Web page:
Table of Contents
In the Global Internet Landscape, Russia Remains a Different Land
This Frost & Sullivan research service provides an overview of the current state of and the key trends in the Russian Internet landscape (RuNet). It highlights Russia as one of the few countries in the world where Google does not dominate Internet searches and where Facebook does not dominate social networks, but where local participants, Yandex and VKontakte, respectively, dominate these areas. The study also provides a perspective on the significance of the RuNet in the wider Russian economy, outlines key historic developments, profiles important companies, and reviews recent trends and key challenges. It concludes by providing a balanced outlook of possible developments scenarios.
Objective, Scope and Methodology
This Frost & Sullivan research service provides an overview and an analysis of the current state of and the key trends in the Russian Internet landscape.
-This research service mainly focuses on Russian B2C companies.
-Pure e-commerce companies (for example, Ulmart, Ozon.ru) are outside the focus of this study as e-commerce rests on a fundamentally different business model*.
-Equally beyond the focus are online banking and payment systems (for example, Tinkoff Credit Systems, QIWI).
-This research service is mainly based on secondary, desk research, and integrates a variety of extant sources into an original perspective on the Russian Internet landscape.
-The main secondary sources include (annual) and other reports and presentations by participants in the Russian Internet landscape and studies by industry associations and other market observers. Reporting currencies are maintained to ensure integrity in terms of the period of publishing or sources.
-This research service is also informed and complemented by discussions with Russian Internet landscape participants and the attendance of related conferences, to provide a multi-angle perspective.
-The main research was conducted between March and May 2014.
-To accommodate common use, key terms such as “(Russian) Internet landscape”, “(Russian) Internet economy” and “RuNet economy” are used interchangeably. The same applies to “RuNet” and “Russian Internet (landscape)”.
* These are retail/distribution companies rather than advertising-financed companies and use the Internet as their main sales channel. Despite the rising significance of e-commerce, in terms of revenue, the latter companies have also been, arguably, less defining of the RuNet landscape.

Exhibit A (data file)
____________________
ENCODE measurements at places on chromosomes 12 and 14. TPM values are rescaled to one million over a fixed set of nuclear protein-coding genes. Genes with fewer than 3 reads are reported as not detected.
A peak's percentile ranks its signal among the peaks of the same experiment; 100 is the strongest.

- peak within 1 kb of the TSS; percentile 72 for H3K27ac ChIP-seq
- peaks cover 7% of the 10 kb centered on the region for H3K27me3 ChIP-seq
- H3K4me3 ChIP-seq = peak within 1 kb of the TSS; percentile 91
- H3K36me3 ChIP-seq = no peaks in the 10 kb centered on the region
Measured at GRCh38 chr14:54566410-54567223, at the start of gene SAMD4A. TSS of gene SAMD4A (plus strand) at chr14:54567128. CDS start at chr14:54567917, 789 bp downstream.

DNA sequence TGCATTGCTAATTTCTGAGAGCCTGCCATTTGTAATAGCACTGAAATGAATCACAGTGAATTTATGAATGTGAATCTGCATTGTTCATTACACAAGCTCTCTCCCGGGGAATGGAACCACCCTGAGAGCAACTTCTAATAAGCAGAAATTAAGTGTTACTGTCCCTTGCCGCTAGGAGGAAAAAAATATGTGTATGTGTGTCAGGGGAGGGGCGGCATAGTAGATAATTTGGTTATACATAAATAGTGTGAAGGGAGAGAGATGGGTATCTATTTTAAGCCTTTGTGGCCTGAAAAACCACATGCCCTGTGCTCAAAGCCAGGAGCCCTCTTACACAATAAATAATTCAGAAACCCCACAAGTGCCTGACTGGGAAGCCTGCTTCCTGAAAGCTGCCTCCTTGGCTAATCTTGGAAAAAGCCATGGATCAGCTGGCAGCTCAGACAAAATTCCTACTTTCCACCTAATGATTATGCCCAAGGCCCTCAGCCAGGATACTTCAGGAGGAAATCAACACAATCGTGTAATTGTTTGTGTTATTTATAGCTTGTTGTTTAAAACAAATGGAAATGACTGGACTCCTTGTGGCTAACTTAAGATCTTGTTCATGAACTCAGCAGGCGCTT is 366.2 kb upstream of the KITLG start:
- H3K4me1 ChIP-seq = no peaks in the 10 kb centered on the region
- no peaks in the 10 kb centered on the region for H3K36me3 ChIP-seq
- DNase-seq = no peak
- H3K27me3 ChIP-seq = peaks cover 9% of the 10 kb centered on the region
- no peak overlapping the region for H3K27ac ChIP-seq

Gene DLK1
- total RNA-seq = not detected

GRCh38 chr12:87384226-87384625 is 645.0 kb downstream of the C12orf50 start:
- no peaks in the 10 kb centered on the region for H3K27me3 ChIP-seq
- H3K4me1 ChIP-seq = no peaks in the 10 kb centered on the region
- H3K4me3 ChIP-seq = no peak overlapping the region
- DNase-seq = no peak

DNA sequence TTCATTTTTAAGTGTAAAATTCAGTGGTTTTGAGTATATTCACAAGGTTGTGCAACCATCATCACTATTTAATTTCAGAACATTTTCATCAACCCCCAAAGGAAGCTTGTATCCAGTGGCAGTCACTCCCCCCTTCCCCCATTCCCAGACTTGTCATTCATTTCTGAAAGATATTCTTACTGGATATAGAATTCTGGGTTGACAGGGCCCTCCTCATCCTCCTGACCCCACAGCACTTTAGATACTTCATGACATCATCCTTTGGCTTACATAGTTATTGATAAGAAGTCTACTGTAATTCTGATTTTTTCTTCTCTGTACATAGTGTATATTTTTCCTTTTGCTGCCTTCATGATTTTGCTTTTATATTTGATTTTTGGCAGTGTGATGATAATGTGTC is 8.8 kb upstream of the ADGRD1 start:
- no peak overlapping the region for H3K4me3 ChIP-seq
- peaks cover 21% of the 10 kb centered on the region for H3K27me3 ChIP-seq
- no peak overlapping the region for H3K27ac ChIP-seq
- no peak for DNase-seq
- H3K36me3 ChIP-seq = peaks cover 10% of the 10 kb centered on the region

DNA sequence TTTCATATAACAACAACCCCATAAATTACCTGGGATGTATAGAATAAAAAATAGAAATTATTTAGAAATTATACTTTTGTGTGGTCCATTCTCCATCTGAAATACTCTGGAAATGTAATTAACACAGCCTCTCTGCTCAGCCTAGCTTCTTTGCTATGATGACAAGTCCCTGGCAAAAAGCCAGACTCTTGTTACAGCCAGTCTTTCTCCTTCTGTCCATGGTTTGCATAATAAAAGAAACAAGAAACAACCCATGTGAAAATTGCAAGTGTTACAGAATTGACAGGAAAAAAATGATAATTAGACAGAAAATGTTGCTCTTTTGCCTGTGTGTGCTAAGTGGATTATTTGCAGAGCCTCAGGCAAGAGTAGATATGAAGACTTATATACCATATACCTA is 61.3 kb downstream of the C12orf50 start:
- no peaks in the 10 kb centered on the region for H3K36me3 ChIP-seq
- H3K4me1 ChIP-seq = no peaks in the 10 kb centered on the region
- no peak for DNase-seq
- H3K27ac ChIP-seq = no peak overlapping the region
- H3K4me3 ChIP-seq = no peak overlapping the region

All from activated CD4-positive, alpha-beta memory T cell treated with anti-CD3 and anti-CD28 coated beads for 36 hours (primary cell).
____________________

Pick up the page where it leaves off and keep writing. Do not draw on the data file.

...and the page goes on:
Russian Internet—A Working Definition
-This study uses a cluster concept as a working definition for the RuNet. In roughly decreasing order of relevance, elements of the definition are as follows:
oOf prime importance are main domain zones/top-level domains:
-“.ru”, “.??” and “.su”
-Specific sides under the “.com” domain, such as VKontakte
oAlso relevant are:
-New domain that have been appearing in 2014, such as “.moscow”, “.yandex” and “.tatar”
-Domains zones of former Soviet Republics, such as “.am”, “.az”, “.by”, “.ge”, “.kg”, “.kz”, “.md”, “.tj”, “.tm”, “.ua” and “.uz”
-Particular domains, including “.da” and “.net”
oSites with Russian-language and/or Russian cultural content in any Internet domain (or, also comprising the Ukrainian, Belorussian and Kazakh languages and/or cultural content) must also be taken into consideration. This is sometimes likened to the post-soviet diaspora of cultures and languages.
-This research service views the RuNet in main categories*. Within these categories, it focuses on information services (including traditional search), social media/networks, digital media and multimedia. E-commerce is beyond the focus of the study; however, in context, it has to be touched upon in some instances.
* Information Services, Social Media/Networks, Digital Media, Multimedia and E-Commerce, in alignment with the Internet Initiative Development Fund (IIDF).
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